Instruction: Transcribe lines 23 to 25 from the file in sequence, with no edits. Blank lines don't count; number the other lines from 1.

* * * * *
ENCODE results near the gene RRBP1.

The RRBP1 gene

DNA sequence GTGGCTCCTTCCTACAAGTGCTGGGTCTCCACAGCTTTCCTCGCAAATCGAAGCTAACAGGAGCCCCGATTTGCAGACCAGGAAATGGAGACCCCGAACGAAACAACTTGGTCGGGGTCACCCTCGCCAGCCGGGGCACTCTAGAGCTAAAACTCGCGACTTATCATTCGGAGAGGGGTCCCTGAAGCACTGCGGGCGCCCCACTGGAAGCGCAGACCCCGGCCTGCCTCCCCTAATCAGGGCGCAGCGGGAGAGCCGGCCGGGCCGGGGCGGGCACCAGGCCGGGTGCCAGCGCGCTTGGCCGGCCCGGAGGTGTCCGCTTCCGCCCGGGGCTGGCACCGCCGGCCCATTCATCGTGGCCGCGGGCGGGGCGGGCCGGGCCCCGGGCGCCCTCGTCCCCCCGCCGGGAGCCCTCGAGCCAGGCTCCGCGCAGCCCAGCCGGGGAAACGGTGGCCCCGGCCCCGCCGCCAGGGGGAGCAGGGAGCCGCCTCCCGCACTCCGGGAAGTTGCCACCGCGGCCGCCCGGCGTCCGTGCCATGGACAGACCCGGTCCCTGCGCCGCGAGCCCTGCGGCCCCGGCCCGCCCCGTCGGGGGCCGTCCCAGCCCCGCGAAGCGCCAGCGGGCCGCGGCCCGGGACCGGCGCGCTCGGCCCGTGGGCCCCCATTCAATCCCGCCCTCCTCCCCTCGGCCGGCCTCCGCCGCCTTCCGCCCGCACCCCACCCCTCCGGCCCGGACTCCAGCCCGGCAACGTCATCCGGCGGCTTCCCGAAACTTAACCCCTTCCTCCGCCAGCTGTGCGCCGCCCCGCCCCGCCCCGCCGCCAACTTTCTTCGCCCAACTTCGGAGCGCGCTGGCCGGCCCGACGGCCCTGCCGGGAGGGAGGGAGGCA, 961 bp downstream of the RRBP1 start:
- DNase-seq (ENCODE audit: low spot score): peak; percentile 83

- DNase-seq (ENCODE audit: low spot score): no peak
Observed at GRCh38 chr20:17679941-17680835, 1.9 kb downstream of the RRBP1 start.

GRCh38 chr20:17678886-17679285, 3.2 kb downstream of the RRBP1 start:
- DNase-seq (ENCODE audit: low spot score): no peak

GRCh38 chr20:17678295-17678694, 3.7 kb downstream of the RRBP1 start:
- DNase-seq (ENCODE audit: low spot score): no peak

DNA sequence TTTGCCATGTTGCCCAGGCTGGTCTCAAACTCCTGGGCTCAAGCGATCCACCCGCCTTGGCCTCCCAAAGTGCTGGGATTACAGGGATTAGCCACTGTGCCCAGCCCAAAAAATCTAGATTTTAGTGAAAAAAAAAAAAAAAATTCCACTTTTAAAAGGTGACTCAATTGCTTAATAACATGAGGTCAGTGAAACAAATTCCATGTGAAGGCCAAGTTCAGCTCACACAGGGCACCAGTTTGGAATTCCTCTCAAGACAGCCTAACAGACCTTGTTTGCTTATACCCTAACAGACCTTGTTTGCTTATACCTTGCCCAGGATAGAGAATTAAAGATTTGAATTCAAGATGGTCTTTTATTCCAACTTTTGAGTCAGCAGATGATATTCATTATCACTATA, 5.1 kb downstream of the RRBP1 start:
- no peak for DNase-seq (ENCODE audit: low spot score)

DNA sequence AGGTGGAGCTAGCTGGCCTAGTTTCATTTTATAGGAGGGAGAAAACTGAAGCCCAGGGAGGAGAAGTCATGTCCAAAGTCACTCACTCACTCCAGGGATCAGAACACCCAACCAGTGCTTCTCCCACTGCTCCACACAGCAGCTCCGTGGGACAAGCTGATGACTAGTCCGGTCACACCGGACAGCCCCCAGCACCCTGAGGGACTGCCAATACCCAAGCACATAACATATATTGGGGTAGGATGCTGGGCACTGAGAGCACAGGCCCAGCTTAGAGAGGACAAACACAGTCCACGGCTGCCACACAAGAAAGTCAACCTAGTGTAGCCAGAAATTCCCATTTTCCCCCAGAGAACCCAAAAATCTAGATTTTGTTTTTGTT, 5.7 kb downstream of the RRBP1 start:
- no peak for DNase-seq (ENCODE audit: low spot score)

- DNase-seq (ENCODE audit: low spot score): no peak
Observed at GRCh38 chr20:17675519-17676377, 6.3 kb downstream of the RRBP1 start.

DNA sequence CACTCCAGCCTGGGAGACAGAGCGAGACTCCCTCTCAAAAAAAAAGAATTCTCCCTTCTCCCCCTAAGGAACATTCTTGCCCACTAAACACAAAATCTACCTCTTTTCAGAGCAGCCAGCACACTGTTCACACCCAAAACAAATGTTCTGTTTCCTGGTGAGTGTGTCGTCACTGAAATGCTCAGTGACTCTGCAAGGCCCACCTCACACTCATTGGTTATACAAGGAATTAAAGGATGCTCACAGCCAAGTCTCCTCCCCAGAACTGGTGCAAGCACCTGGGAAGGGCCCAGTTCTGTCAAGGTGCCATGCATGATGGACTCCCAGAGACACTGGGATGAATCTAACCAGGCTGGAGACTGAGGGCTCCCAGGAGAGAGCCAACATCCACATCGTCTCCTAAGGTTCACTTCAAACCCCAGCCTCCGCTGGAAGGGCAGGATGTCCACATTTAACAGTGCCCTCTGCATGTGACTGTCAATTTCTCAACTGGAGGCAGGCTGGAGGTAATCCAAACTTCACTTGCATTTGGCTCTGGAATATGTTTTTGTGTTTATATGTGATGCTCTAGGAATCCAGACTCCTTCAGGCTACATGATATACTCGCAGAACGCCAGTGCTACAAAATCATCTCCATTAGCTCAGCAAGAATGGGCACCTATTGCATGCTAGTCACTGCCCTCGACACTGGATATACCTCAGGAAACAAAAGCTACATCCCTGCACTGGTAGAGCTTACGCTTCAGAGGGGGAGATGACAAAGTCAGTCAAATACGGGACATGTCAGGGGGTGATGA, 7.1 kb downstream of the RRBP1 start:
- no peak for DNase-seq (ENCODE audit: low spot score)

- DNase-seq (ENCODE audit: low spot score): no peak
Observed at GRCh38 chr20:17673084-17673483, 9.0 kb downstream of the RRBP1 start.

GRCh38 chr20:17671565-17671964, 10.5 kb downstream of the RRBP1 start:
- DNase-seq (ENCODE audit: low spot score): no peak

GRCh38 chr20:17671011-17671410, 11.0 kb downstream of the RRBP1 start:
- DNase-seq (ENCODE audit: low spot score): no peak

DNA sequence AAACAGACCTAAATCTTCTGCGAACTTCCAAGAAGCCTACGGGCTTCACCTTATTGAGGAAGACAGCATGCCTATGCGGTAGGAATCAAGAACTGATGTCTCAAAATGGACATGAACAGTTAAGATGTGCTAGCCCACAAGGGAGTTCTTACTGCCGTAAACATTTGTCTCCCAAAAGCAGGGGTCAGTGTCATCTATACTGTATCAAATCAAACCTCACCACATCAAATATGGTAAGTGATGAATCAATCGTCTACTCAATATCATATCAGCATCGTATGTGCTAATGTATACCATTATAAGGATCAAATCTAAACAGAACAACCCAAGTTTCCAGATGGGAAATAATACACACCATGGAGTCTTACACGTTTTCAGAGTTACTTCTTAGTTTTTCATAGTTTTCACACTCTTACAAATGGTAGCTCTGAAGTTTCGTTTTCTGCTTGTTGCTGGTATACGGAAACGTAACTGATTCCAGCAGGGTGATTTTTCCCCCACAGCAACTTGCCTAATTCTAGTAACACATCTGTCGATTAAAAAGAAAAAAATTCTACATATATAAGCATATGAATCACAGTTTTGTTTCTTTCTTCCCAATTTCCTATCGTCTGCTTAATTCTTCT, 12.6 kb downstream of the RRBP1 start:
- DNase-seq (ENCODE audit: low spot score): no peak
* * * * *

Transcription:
GRCh38 chr20:17671011-17671410, 11.0 kb downstream of the RRBP1 start:
- DNase-seq (ENCODE audit: low spot score): no peak

DNA sequence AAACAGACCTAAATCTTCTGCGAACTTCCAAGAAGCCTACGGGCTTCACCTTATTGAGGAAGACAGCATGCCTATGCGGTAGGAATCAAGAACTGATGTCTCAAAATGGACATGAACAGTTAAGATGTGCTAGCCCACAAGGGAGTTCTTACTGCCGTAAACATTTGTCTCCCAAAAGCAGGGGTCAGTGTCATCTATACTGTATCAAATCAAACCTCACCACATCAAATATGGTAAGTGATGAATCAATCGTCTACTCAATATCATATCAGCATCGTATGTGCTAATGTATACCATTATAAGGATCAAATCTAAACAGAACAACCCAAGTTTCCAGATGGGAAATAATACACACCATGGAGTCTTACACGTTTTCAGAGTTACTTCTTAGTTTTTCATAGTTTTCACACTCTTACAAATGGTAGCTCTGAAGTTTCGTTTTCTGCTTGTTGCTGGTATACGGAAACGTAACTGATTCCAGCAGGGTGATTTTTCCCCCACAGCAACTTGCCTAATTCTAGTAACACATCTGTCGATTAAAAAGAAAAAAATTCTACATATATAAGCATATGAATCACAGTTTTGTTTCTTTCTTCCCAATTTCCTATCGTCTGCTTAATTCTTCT, 12.6 kb downstream of the RRBP1 start: